The African Development Bank (AfDB) and the International Cocoa Organisation (ICCO) have repositioned them-selves to boost business opportu-nities in Africa’s cocoa sector, including youth employment and empowering women participation.
The two institutions met in Abidjan, Ivory Coast, to strategise for cooperation to foster the transformation of the cocoa industry in Africa.
A statement issued and copied to the press said cocoa is one of the five Cs (cocoa, coffee, cotton, cassava and cashew) that have been selected for support under AfDB’s new Agriculture and Agri-business Draft Strategy.
Africa produces 73 per cent of world cocoa, with more than 70 per cent coming from Ghana, Côte d’Ivoire, Cameroon and Nigeria.
It is a major export earner, yet its production is still in the hands of ageing smallhold farmers with more than 70 per cent productivity losses as a result of numerous challenges.
The statement noted that the processing and marketing are in the hands of foreign investors.
While global cocoa production is valued at approximately $12 billion on the export market, with cocoa farmers receiving about $ 8 billion in revenue, the world chocolate market is valued at $110 billion.
The statement indicated that chocolate value addition in warehousing and other logistical services, chocolate production and packing, retail networks, and all associated logistics is 10 times the value of Africa’s cocoa exports.
Chiji Ojukwu, AfDB’s Agriculture and Agro-Industry Director said: “The large potential and opportunities offered by the cocoa sector have not been fully exploited by producing countries, nor have they taken advantage of existing technological progress and innovations in the way other commodities have.”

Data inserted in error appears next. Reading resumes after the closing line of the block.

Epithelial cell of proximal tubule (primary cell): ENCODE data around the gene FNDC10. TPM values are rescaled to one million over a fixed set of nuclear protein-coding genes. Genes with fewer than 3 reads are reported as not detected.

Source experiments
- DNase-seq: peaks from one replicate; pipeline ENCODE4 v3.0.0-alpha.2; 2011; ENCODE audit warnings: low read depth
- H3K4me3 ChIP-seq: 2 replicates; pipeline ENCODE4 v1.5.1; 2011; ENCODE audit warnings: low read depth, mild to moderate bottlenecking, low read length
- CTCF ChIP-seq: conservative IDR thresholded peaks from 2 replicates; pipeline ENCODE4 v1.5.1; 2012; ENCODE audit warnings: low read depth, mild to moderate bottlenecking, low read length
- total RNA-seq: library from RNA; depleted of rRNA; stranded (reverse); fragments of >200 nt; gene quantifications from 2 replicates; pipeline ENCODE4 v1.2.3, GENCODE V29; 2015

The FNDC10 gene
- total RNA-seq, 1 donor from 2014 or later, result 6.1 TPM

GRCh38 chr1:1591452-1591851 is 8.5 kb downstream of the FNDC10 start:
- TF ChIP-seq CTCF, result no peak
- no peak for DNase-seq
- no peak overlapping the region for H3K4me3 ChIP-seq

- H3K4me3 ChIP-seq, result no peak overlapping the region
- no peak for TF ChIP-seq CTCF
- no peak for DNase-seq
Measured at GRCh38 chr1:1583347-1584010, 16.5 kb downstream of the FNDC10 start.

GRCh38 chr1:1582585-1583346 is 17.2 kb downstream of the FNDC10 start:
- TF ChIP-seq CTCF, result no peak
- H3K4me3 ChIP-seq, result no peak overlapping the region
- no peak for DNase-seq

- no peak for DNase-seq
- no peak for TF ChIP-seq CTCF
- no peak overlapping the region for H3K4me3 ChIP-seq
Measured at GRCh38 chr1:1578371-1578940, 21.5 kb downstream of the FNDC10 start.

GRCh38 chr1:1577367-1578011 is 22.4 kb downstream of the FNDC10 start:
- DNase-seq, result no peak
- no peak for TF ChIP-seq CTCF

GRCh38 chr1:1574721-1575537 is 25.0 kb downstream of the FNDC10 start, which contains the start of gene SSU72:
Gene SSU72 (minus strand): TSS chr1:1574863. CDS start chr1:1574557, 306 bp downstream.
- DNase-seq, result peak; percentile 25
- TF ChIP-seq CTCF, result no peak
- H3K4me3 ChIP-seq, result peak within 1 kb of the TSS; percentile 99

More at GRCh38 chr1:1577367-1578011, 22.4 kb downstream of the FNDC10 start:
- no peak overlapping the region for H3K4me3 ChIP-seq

Cocoa is still produced by impoverished smallholder farmers, and most cocoa producing countries continue to export cocoa beans as raw materials, without adding value.
Within the global value chain, most of the money is made after the beans have reached the North. At the same time many cocoa farmers and workers in the South have to get by on less than $1.25 a day, below the threshold of absolute poverty.
“Cocoa growers today receive about six per cent of the price that consumers in rich countries pay for chocolate. In the 1980s their share was almost three times as great: 16 per cent.
“As a result, the African cocoa sector faces considerable challenges that need to be addressed in order to sustain or even increase its contribution to the economies of producing countries,” the statement said.
Aly Abou-Sabaa, AfDB’s Vice-President in charge of Agriculture, Water, Human Development, Governance and Natural Resources said: “A transformation agenda is required, where cocoa farmers would embrace a business approach and where activities to add value to the raw material would thrive, and generate growth, employment and additional revenues for cocoa stakeholders on the African continent.”
There is a huge potential to increase value addition in Africa, which would be a source of economic diversification, job creation, tax revenues and, indirectly, improvement of farmers’ incomes. New cocoa and chocolate products made available to African consumers would also lead to increased consumption in the continent, which represents only four per cent of global consumption.
AfDB and ICCO agreed to seek ways to strengthen their cooperation in a series of domains, such as value addition and promotion of cocoa and chocolate consumption in Africa, access to credit, market access and commodity exchanges, adoption of profitable cocoa farming models and thriving cooperatives, logistics and transportation.
They are committed to empower women in the cocoa value chain. Cocoa production is a very labour-intensive activity and therefore a source of rural employment.
Many activities in cocoa production, post-harvest processing, marketing functions and value addition could represent a viable source of revenues for women leading to their economic empowerment.